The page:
Eye Health Information for You.

NBAO is pleased to provide eye care tips and recommendations. This information does not substitute for informed professional advice from your optometrist. If you have any questions about your individual situation, please contact your Optometrist – your eye health professional.

Frequency of Examination
Sunglasses – Required Equipment for Outdoor Living

Frequency of Examination

The need for regular eye examinations has been recognized for many years. Vision and ocular health conditions are not always accompanied by recognizable symptoms, and there is often an increased risk to the patient if timely treatment is not initiated.

After initial examination, your optometrist will schedule regular checkups for you at a frequency that meets YOUR particular eye care needs.

Many factors will influence the frequency of your eye examination, and the optometrist will weigh these factors in deciding when you should be seen again. However, general guidelines have been established which can assist you in determining the need for follow-up examination.

Patients in each age group may be classified as being at low risk or high risk for ocular or vision problems. The minimum recommended frequency of examination for those at low risk is as follows:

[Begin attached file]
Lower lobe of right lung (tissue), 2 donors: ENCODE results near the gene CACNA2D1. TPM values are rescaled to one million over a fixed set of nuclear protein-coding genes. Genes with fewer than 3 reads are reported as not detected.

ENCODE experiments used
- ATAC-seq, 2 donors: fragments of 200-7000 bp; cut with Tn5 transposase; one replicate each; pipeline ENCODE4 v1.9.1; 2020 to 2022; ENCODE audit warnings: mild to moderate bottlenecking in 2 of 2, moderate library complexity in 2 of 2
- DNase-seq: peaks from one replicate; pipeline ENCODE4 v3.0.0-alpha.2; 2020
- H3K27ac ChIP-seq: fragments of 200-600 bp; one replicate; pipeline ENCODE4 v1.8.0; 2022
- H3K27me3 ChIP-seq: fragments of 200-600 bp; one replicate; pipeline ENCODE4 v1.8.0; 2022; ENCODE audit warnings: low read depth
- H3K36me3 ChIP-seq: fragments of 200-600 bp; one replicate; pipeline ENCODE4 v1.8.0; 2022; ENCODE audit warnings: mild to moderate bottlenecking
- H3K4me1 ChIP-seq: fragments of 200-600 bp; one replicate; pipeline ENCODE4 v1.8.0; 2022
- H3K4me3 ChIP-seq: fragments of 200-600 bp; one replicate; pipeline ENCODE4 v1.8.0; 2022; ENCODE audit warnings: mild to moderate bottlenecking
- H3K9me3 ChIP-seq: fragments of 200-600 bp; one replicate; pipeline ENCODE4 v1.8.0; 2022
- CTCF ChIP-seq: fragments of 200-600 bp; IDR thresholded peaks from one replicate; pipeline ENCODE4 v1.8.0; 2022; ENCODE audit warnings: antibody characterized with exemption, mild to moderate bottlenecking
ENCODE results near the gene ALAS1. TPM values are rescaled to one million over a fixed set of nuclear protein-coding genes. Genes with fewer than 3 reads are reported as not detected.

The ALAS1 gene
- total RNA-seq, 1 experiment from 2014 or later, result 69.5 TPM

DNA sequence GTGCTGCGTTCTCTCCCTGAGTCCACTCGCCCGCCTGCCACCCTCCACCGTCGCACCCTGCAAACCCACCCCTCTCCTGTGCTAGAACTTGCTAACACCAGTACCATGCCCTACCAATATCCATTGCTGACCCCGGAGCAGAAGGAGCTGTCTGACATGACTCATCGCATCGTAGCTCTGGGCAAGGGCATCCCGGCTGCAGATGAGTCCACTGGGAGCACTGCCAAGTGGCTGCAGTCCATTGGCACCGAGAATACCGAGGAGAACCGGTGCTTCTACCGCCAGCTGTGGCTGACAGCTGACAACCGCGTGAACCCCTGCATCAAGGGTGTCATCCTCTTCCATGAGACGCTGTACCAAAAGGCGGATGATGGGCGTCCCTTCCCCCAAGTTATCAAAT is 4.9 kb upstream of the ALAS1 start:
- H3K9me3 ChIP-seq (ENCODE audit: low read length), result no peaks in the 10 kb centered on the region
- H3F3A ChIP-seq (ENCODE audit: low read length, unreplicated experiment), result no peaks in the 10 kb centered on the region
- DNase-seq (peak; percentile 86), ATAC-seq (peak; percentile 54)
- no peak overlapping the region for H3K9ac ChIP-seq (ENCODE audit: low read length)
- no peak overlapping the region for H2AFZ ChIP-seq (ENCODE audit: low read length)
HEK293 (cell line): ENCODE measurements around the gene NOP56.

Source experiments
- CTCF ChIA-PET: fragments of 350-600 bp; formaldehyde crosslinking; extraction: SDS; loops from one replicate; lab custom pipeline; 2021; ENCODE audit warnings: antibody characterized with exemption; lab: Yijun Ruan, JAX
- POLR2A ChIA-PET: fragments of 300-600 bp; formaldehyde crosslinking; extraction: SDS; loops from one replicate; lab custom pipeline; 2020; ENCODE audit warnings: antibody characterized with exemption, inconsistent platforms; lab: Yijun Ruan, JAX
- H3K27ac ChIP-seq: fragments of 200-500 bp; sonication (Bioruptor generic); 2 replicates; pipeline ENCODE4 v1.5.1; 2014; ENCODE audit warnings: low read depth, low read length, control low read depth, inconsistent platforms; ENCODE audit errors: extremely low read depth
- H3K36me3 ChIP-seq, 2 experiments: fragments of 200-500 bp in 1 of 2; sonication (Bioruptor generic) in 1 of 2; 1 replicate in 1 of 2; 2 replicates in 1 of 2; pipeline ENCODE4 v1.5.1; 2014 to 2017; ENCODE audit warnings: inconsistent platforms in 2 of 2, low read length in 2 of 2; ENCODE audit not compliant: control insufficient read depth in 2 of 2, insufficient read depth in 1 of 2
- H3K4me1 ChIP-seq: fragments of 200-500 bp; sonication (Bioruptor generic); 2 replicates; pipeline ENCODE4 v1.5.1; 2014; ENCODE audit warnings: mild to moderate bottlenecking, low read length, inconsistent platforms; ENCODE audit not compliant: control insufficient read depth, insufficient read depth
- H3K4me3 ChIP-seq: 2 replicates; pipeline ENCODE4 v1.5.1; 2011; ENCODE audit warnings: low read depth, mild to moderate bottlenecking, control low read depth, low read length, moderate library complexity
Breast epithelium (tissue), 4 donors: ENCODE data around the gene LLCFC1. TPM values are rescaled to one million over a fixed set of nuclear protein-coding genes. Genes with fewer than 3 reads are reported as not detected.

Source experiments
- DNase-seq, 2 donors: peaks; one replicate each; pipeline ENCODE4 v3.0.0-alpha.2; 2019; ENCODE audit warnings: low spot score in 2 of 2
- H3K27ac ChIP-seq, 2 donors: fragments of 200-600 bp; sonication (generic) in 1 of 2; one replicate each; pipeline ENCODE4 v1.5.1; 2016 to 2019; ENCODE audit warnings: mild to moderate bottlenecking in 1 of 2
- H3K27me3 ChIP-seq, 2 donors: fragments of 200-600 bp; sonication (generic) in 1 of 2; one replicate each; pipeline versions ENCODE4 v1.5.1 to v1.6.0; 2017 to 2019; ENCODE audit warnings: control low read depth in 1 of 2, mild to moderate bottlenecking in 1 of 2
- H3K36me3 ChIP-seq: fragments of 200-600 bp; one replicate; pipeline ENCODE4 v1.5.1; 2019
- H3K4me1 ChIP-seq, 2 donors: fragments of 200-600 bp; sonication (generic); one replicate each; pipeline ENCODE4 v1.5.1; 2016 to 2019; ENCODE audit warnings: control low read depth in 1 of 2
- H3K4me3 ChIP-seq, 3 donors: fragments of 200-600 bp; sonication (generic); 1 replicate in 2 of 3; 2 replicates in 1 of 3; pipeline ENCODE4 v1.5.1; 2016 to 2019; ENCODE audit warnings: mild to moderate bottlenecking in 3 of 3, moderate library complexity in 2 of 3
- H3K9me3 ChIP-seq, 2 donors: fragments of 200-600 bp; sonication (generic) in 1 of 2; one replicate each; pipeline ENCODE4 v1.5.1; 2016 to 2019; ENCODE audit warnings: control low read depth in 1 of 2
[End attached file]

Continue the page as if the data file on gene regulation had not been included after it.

• Infants and toddlers (birth to 24 months) – By age 6 months
  • Preschool (2 to 5 years) – At age 3, and prior to entering elementary school
  • School age (6 to 19 years) – Annually
  • Adult (20 to 64 years) – Every one to two years
  • Older adult (65 years and older) – Annually

The frequency of examination for those at high risk will be determined by the examining optometrist on the basis of one’s health and visual status at the preliminary examination. Some of the factors which may indicate high risk are as follows:

  • Infants and toddlers and preschool: Premature birth; low birth weight; mother’s health during pregnancy; family medical history; an eye ‘turn’; or congenital eye disorders.
  • School age: children experiencing difficulty at school; children exhibiting reading and/or learning disabilities.
  • Adult: diabetes; hypertension; family history of glaucoma; those whose work is visually demanding or who face eye hazards.
  • Older adult: diabetes; hypertension; family history of glaucoma; those taking systemic medication with ocular side effects.

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